Aside from food and shelter, everyone wants sex. If you are not restrained by traditional values, or if passion is irresistible, temporary liaisons will not bother your conscience too much. Affairs with someone else’s spouse up the ante a bit, but can be rationalized if married couples are separated by the Pacific Ocean and lonely people can comfort each other in a land far from home. Besides, how can one be sure that those left behind aren’t doing the same thing, and for similar reasons?
So, many of these stories include, or even revolve around, sexual encounters of the irregular kind. The description of these trysts is explicit, but brief and not graphic, like the events themselves, which seem so natural and “of course, what else can you expect?” The inevitable heartbreaks receive more attention, and evoke our pity for those who have brought unnecessary pain into their lives.
For most, gaining legal status looms large. How do you acquire a working permit, then a green card, then the ultimate prize, citizenship? What happens if you fail? Do you just take off into the vast interior of America, hoping that the Chinese government and the Homeland Security people won’t find you? For some, that choice is preferable to returning to China, where you either lose face for failing in “the Beautiful Country” or find yourself swimming with the sharks once more.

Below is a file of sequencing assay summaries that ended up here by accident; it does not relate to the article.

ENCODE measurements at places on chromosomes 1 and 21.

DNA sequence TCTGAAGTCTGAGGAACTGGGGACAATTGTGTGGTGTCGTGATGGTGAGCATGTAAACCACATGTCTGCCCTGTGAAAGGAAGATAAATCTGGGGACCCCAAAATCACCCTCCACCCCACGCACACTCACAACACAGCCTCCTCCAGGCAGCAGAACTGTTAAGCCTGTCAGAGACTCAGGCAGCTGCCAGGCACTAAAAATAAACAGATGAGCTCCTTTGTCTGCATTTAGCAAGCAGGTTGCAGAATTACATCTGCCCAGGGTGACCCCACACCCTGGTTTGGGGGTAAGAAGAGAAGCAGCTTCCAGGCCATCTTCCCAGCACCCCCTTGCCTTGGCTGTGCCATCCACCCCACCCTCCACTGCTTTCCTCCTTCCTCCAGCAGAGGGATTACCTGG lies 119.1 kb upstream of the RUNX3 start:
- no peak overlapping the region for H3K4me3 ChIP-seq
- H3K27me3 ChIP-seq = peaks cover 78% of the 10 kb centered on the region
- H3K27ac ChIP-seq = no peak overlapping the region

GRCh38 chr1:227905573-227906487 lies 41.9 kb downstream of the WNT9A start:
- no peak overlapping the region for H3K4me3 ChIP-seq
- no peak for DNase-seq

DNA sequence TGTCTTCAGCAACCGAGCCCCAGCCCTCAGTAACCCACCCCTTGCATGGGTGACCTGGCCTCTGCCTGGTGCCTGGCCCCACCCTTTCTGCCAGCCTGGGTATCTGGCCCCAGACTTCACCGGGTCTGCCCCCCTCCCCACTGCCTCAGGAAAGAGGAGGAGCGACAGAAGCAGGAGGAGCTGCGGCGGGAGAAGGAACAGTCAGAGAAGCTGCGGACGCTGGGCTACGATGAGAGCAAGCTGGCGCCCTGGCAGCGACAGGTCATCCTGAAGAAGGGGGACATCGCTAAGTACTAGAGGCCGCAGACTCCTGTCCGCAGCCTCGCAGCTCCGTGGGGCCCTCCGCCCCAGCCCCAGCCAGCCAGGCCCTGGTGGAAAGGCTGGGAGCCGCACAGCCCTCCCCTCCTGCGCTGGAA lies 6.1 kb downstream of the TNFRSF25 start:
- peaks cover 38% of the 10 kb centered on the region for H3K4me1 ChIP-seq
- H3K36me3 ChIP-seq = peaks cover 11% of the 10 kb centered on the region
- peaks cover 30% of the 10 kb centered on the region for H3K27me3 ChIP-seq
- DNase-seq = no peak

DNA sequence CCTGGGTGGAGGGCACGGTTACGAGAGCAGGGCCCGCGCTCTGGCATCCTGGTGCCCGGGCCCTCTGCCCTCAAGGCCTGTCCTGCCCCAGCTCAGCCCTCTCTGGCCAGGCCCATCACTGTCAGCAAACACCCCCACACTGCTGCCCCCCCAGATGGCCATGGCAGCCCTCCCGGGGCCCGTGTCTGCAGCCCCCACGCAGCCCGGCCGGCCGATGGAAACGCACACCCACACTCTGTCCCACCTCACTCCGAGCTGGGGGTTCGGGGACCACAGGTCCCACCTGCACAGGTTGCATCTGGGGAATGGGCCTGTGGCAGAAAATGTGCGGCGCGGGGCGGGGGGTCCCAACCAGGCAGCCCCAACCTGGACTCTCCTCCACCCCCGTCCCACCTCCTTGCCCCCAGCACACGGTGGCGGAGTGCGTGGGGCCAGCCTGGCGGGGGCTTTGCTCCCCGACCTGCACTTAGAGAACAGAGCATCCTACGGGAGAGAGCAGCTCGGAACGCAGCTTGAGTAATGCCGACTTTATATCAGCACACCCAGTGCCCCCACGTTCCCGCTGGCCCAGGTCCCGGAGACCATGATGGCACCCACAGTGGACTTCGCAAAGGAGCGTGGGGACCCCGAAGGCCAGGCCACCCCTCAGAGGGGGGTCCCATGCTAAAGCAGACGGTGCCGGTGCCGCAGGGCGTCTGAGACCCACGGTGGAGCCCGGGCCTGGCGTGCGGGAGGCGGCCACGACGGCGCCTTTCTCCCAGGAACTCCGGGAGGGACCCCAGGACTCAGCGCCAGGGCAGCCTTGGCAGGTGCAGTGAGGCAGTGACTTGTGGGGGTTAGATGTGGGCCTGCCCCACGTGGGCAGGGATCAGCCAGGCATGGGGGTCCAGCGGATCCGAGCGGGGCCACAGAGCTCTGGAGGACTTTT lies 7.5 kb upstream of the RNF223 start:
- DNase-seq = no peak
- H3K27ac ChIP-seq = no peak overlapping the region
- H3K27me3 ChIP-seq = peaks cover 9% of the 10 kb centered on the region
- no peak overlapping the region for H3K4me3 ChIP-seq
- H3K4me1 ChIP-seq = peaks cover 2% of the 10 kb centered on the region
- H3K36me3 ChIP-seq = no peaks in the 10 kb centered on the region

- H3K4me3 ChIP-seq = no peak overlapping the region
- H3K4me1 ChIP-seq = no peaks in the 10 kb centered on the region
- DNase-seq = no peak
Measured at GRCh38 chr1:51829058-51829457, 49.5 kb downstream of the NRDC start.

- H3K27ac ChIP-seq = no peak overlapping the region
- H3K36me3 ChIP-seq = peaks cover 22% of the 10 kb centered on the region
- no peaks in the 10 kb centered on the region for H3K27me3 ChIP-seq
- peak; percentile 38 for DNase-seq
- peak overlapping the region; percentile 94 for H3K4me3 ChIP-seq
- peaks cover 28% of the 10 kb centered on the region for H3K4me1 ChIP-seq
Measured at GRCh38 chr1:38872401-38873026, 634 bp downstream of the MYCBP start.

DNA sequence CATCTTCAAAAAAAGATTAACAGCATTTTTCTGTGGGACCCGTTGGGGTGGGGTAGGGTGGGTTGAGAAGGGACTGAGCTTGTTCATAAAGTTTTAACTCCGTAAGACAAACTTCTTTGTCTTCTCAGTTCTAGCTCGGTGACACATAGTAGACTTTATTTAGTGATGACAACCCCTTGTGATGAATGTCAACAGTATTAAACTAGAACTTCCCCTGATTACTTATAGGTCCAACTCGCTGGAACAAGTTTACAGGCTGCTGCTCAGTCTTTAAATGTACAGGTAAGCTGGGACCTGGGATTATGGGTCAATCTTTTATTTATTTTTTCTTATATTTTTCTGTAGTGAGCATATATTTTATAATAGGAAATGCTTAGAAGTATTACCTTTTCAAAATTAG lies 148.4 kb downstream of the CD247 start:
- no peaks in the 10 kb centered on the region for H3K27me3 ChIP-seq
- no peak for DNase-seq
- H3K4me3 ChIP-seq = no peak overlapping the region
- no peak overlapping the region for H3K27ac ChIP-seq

Speaking of face, one must not forget the folks back home. With what high hopes they sent you to the United States! There you will gain a better education, perhaps a Ph.D., then a high-paying and prestigious job, enabling you to send money back to your parents. A large house will not only allow you to host them when they come for a six-month visit, but also give them something else to brag about with their envious friends in China.
Not without difficulty, however, some of it unforeseen. Life is harder here than it was portrayed before you left. Competition is keen. English, never an easy language, seems much more difficult when these Americans bombard you with rapid, slang-and-idiom-laced sentences that share little with the textbook examples you studied in cram school in preparation for the TOEFL (test of English as a foreign language) exam.
You’re fine with scientific, mathematical, and technical language, but writing a paper in good English poses a formidable and, for some, insuperable challenge.